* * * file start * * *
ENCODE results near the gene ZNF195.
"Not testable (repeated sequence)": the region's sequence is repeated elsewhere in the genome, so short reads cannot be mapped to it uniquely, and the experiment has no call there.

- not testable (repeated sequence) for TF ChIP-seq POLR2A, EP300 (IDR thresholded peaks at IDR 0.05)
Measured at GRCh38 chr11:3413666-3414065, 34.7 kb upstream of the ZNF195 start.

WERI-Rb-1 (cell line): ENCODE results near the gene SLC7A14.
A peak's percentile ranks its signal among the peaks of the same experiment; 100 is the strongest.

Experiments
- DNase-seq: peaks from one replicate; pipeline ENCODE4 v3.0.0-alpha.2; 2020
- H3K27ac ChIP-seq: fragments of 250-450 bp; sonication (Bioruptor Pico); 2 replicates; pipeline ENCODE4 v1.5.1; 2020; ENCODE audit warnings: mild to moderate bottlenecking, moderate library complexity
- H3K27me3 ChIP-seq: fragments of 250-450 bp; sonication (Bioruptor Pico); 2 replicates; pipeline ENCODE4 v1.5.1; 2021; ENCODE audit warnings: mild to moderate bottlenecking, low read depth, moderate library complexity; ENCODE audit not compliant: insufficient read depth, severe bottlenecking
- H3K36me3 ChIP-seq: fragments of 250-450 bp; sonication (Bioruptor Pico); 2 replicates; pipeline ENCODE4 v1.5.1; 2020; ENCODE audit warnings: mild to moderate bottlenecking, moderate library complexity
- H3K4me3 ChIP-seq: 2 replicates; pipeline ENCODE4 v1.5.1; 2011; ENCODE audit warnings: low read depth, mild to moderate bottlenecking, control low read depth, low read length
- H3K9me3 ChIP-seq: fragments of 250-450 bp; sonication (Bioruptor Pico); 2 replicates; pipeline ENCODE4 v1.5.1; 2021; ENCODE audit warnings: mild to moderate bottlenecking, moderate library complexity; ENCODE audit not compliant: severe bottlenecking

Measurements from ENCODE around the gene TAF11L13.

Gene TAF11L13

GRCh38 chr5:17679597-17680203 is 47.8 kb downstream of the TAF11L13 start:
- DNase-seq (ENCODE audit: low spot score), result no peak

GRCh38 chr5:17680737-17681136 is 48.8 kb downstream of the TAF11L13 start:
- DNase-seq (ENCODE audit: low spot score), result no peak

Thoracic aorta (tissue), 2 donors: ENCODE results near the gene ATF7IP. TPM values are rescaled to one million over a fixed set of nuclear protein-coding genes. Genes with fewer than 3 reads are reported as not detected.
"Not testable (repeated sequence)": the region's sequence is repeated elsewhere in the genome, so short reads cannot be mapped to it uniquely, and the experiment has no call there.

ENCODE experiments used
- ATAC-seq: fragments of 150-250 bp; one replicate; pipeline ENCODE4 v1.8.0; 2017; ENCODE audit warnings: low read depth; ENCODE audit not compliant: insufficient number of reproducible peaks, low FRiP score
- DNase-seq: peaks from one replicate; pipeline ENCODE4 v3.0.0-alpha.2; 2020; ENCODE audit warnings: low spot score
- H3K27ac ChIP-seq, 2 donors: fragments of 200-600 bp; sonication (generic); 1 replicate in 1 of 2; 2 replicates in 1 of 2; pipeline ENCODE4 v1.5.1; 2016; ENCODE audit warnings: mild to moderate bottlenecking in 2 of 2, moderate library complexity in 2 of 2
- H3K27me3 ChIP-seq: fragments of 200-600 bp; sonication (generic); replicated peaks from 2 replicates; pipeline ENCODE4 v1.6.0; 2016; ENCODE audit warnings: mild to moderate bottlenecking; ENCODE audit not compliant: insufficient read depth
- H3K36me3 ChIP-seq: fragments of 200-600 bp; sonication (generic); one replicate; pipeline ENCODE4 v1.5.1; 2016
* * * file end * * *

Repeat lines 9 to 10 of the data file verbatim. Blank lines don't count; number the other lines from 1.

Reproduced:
- H3K27ac ChIP-seq: fragments of 250-450 bp; sonication (Bioruptor Pico); 2 replicates; pipeline ENCODE4 v1.5.1; 2020; ENCODE audit warnings: mild to moderate bottlenecking, moderate library complexity
- H3K27me3 ChIP-seq: fragments of 250-450 bp; sonication (Bioruptor Pico); 2 replicates; pipeline ENCODE4 v1.5.1; 2021; ENCODE audit warnings: mild to moderate bottlenecking, low read depth, moderate library complexity; ENCODE audit not compliant: insufficient read depth, severe bottlenecking